Thesis Status: Complete

You may have noticed that things have been a bit quiet recently on The Wild Focus Project’s social media accounts. Here’s why.

 

Mission: Science Communication Master’s thesis about wildlife photography and biodiversity

Status: COMPLETE

  • Pages:  174 (Including references and appendices)
  • Words:  46,539 (including references and appendices)
  • Figures:  27
  • Mentions of “photo”, “photography”, “photographer”, etc in the thesis.:  1,007
Me in my office, with my printed thesis copies, and my giant to-do list from this past week.

Me in my office, with my printed thesis copies, and my giant to-do list from this past week.

In other words, I finished the huge research/creative project that I’ve been working on for the last year (woohoo!). Now seemed like a great time to tell you guys about my work this year, so here’s a little taste of what I’ve done.

A white rhino in Kruger, on that first trip that sparked my passion for biodiversity

As you know if you’ve read the About the Project page on this website, I became interested in conservation while photographing wildlife in Kruger National Park in South Africa. When it came time to figure out a research question/topic for my science communication master’s thesis, I knew I wanted to do something with the overlap of photography and conservation. It took some time to figure out what exactly I wanted to find out in my thesis research, but I eventually decided to look at how taking photos of wildlife can affect how people think about biodiversity loss. I’ve spent the last year trying to answer this one big question:

 

To what extent does taking wildlife photos increase awareness and concern about biodiversity loss?

 

Comparing my three survey groups against each other in emotional attachment to nature. Photography group is blue, Observations group is orange, and Control group is gray.

Comparing my three survey groups against each other in emotional attachment to nature. Photography group is blue, Observations group is orange, and Control group is gray.

It turns out that there are a lot of other factors at play here besides awareness and concern, so I ended up testing knowledge, interest, and emotional attachment to nature too. I put out a survey, where people were assigned to take photos of wildlife, write down observations of wildlife, or do nothing (control). Then they answered questions about their awareness, concern, interest, etc. regarding biodiversity loss. I compared their scores against each other to find out whether taking photos of wildlife could be a useful tool to get people engaged in conservation. I also interviewed a bunch of wildlife photographers, whose stories you can read on this website, for insight from people who voluntarily spent many years photographing wildlife (rather than random people assigned to take photos for a week). I was able to answer my big question:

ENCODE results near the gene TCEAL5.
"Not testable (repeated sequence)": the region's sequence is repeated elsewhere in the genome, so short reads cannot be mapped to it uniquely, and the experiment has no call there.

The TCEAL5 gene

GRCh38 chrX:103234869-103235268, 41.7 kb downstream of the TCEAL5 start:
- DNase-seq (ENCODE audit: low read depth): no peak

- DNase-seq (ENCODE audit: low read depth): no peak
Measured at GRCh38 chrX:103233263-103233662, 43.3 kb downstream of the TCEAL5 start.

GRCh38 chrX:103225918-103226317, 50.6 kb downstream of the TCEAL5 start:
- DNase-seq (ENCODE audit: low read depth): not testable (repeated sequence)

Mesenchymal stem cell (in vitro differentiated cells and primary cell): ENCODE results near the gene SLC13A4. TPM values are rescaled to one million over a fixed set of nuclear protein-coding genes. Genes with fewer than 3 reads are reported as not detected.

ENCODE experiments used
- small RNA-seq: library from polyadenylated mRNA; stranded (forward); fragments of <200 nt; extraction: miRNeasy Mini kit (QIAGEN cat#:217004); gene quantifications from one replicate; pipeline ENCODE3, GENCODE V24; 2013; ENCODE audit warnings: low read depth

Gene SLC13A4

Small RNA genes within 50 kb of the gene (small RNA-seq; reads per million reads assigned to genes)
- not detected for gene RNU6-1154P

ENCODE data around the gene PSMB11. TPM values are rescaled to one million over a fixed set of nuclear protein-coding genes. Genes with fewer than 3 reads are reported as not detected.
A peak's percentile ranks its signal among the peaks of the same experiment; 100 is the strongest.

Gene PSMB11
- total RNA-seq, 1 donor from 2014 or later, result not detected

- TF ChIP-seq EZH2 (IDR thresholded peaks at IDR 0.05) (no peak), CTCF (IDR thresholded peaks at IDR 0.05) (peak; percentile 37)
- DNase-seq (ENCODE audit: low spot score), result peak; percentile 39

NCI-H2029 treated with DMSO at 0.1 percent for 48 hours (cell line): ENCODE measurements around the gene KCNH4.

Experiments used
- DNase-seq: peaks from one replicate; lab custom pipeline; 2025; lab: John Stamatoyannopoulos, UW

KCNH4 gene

Taking wildlife photos appears to increase awareness, knowledge, concern, interest, and particularly emotional attachment regarding wildlife and biodiversity loss to a small extent on a short time scale, as revealed in a survey of a general population. In-depth interviews with established wildlife photographers indicated that these effects may become stronger over an extended period of time.

 

Here’s the crazy thing – as far as I can tell (and I’ve done a lot of background research on this), no one has ever done research in this area before. So I think that means that I‘m currently the world’s leading expert on how photographing wildlife can engage people with biodiversity issues. WHAT. It also means that this is exploratory research, so broad rather than deep. It’s also not perfect, and can’t really be compared directly to previous research. So I need to be really careful when making claims from my data, and we definitely need more research in this area, and into other means of getting people interested in biodiversity.

Graphic by Dr. Thomas R. Holtz Jr., University of Maryland

In the meantime though, the effects I saw in my research are really promising for conservation. Let’s be honest – we need all the help we can get to fight biodiversity loss. Anything that can help, we should do. So get out there and take wildlife photos! Just make sure that you’re being safe and responsible when you do. Photographing wildlife won’t help biodiversity or conservation if you harass wild animals or trample all over their habitats. Check out some of the tips offered by the wildlife photographers under Stories.

This image by Jason Savage tells a tale of brutality and beauty.

This image by Jason Savage tells a tale of brutality and beauty.

The Science Communication thesis is also directly responsible for the Wild Focus Project. A huge portion of the grade for this project comes from the creative component of the thesis, which could be a film, a book, an exhibition, or in my case, a website. This one, specifically. I built this site to promote interest in biodiversity through storytelling, with photography being a form of storytelling. Stories are the basis of a lot of science communication, and “Storytelling” was one of the first classes we took last year.

 

Now it’s all done. But that certainly doesn’t mean that the Wild Focus Project will end! I’m planning to keep this site up and running for as long as I can, and I’ve got dozens of awesome blog posts planned for next year. So stay tuned, folks. There’s a lot more coming.